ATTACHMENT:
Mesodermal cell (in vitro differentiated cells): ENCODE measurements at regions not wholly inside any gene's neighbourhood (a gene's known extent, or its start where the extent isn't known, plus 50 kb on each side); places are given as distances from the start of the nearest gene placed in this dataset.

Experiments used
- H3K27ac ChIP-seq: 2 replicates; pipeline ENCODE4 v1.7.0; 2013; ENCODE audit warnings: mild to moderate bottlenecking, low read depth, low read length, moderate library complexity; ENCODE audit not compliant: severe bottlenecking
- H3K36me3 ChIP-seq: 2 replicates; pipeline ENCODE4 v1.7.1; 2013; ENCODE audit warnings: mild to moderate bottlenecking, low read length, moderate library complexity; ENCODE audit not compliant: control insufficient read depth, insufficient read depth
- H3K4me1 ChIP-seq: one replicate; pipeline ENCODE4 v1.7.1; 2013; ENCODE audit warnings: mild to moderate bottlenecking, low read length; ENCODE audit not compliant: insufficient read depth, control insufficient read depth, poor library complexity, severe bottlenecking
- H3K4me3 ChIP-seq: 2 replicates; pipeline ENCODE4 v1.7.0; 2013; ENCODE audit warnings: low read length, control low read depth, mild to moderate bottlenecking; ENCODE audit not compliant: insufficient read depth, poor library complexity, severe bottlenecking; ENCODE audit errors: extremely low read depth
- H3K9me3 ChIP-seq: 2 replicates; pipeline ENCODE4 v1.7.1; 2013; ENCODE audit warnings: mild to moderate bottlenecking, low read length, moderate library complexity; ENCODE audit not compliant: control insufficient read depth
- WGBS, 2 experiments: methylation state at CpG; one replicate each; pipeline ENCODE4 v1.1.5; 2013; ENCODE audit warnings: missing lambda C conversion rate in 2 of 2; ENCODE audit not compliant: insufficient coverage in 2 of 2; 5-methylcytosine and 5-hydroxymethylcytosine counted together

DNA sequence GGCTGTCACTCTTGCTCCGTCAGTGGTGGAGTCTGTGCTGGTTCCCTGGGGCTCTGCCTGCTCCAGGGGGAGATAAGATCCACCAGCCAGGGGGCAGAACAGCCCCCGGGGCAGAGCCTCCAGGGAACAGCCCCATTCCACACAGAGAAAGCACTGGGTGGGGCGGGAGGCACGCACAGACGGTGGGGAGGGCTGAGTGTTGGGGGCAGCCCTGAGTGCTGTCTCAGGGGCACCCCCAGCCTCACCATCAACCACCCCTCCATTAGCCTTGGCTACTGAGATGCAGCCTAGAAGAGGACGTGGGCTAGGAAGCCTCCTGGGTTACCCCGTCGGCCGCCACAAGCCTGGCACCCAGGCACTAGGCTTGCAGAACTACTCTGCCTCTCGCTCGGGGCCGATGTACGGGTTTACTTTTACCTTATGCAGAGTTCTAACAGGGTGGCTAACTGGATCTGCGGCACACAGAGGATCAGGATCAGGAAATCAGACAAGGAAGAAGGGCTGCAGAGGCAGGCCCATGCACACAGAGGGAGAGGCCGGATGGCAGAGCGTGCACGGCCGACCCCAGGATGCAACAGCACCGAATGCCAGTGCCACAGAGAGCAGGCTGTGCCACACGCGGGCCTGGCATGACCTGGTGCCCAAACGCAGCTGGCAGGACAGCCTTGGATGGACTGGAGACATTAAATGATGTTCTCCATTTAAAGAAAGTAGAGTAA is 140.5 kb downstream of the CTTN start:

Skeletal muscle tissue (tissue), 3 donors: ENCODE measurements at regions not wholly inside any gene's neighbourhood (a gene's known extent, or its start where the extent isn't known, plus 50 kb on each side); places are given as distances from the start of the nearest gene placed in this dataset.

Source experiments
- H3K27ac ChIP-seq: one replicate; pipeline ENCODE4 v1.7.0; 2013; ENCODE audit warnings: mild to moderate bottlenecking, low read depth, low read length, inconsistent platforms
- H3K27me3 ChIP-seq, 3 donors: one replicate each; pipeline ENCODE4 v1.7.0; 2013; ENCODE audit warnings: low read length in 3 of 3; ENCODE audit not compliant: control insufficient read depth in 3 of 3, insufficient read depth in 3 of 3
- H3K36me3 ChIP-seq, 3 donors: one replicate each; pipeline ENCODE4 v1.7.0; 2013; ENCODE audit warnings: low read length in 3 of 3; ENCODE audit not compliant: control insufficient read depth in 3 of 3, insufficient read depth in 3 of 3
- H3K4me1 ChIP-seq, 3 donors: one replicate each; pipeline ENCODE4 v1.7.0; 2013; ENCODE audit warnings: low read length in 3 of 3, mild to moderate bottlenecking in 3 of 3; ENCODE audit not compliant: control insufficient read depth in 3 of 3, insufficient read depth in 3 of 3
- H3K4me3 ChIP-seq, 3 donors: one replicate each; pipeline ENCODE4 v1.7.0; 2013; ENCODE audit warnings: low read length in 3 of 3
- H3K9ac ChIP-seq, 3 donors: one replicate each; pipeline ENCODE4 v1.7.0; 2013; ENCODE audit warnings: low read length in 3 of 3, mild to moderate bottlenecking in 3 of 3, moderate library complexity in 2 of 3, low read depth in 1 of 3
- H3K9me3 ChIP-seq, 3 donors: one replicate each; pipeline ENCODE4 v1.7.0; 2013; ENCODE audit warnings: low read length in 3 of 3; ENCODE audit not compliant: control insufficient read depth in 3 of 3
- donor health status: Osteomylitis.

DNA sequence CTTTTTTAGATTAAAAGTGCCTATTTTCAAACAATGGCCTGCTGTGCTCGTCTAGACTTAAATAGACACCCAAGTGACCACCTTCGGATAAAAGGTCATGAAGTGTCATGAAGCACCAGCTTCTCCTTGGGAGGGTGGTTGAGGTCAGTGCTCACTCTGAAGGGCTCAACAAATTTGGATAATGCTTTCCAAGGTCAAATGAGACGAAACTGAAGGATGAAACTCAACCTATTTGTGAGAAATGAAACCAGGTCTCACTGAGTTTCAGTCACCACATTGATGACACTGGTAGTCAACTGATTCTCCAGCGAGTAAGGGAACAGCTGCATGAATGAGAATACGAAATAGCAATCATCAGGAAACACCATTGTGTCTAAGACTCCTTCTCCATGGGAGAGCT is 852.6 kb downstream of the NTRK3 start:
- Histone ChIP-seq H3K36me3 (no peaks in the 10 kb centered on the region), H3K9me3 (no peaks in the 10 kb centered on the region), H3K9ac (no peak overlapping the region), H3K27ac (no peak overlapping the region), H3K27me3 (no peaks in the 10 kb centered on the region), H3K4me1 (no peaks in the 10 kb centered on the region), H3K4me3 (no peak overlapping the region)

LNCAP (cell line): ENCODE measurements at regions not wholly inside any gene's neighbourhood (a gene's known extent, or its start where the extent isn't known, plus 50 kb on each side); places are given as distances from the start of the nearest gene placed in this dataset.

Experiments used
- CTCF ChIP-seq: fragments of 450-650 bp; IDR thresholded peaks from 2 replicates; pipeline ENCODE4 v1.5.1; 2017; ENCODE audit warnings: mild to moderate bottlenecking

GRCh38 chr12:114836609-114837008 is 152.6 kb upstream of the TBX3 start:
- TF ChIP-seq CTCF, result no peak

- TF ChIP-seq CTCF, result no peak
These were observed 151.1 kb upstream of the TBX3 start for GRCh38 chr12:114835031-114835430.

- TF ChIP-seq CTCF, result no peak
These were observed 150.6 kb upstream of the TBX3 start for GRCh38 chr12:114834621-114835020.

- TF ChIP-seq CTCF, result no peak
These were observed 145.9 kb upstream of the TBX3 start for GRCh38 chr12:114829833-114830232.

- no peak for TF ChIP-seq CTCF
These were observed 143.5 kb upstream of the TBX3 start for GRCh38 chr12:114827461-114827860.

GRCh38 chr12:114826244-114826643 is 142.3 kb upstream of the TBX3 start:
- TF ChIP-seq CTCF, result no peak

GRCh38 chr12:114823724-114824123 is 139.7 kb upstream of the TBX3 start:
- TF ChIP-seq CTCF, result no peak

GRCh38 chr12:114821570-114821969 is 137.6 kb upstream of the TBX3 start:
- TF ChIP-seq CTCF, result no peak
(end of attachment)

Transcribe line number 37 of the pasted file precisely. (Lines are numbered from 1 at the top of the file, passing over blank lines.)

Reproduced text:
GRCh38 chr12:114823724-114824123 is 139.7 kb upstream of the TBX3 start: